Small Changes, Big Change

I'm not sure if it's just the fact that I've been in California for a year (A YEAR...can you believe?) or if it's just a general trend, but I'm seeing all kinds of people become more conscious of consumerism and waste lately, myself included.

One thing that's made me think about this is the Bay Area's plastic bag ban. If you don't bring your own bag to a store, you can pay 10ยข for a paper or multi-use plastic one. It takes a little bit to get used to (we've amassed quite a collection of reusable bags now!), but I can't imagine how much plastic we've saved in one short year.

Along the same lines, I'm trying to find small ways to make changes that aren't inconvenient but can lead to a big impact over time. When you stop and think about how much waste each individual generates, even doing the smallest things feel like they're making a big change. Here are some of the super simple, super small things I've been doing to reduce my own consumption of disposable goods:

Reusable straws: Unfortunately I found these straws right after buying a value pack of plastic ones, so I'm not quite sure what to do. However, instead of grabbing a straw when I go to the Starbucks on my block, I use these instead! I don't love the stainless steel (I've hit my teeth more times than I can count), but I chose these because they're dishwasher safe and will hopefully last longer than a similar silicon version.

E-cloth: My mom told me about the e-cloth when I last visited, and I just had to try it! Not only do I use fewer paper towels and fewer chemicals, but it cleans so well that our glass dining room table actually looks clean sometimes. I still have a value-pack of Swiffer pads to work through, but I plan on buying their mop head when those are through, too.

Secondhand furniture: This definitely isn't a practical strategy everywhere, but because Craigslist is so huge in this part of the world I've been fortunate to find some great deals. Some things you just want to get new (like rugs), but I try to shop secondhand when possible. Manufacturing is a big part of the world's carbon footprint, so I like to think that every little bit helps.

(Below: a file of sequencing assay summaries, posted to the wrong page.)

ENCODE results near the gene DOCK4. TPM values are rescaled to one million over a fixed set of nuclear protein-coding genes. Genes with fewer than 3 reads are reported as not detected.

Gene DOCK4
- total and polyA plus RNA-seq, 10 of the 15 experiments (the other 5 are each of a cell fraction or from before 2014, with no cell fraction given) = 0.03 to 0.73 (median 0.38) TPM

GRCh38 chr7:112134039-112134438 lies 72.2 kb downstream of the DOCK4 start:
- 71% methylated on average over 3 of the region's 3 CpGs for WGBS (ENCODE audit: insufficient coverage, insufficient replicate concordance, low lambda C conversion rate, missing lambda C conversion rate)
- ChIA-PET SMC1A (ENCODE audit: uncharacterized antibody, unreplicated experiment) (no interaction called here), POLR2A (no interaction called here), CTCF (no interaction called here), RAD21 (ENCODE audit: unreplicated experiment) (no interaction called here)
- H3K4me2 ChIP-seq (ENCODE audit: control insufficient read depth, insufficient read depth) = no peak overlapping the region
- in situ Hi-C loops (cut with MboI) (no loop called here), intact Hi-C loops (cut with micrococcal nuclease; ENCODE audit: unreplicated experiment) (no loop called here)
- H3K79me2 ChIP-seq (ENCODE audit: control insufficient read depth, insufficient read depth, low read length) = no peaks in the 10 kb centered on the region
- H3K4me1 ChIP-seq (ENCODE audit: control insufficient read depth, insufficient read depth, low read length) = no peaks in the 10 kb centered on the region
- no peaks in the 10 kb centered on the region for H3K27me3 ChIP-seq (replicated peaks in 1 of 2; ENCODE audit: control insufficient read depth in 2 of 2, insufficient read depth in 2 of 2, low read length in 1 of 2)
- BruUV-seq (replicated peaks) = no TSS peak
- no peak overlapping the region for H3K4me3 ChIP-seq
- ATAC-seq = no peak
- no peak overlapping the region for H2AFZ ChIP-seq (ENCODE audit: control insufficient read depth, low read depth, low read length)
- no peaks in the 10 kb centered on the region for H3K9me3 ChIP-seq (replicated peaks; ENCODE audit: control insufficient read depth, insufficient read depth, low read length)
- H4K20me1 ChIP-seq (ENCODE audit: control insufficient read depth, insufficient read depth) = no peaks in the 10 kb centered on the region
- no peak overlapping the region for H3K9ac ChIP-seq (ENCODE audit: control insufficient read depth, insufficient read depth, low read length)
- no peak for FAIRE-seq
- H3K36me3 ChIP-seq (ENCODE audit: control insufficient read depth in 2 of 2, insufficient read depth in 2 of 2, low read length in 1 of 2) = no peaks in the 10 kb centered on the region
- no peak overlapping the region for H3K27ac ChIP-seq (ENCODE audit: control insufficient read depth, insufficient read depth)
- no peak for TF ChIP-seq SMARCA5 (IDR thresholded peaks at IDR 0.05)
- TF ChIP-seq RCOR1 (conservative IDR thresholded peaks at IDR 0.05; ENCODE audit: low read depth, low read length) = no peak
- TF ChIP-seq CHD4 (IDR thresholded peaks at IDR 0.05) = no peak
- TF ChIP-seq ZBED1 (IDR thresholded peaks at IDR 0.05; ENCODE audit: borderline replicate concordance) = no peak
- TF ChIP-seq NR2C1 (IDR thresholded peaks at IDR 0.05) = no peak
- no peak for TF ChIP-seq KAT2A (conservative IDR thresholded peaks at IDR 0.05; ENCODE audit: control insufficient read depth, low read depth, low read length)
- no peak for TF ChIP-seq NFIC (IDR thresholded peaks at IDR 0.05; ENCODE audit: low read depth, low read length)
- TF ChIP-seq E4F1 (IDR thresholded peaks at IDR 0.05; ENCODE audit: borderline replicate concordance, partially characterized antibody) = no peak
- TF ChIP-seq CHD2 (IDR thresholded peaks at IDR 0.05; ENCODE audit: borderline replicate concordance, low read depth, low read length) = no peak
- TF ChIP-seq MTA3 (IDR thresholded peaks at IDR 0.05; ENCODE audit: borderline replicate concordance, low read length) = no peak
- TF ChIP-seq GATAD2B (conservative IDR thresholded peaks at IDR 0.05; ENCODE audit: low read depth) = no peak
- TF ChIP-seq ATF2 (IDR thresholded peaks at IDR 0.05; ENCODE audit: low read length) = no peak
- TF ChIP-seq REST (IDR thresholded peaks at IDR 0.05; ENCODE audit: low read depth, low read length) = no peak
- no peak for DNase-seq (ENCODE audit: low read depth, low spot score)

Reusable water bottles: I've been on the reusable water bottle trend for ages, mainly because it's a prime way to save money. I've loved (and lost) many a Nalgene and Camelbak, and my S'Well bottle is still one of my favorite gifts I've received. I also worked at a grocery store in high school and have seen how warm the disposable water bottles get on the stock trucks โ€” which can lead to really scary things like chemicals releasing into the bottle. ๐Ÿ˜ณ

Buying in bulk: This is partially only possible because of my Instant Pot, but it has made a big difference. By buying things like beans and rice in bulk and cooking them myself, I'm saving money and waste from the single-serve packaging. Not everything is practical to buy in bulk, but by choosing bulk sizes and freezing unused portions or divvying up items into single servings yourself instead of buying convenience packs, there's a lot of packaging material that can be reduced this way.

Reusable cups: I'm not great about this yet, but I'm making it my next goal. Whenever I go somewhere for a to-go beverage (i.e. the Starbucks on my block), I plan to start bringing my own cup instead of using one โ€” so far, remembering has been hard, but I'll get there! 

These are just the small ways I've been implementing waste reduction in my day-to-day life โ€” and these tips are simple enough that they honestly haven't felt like they've impacted me at all. But I know that my impact on the environment is big through these small changes, which is exciting to think about! Do you have any other simple tips for reducing waste?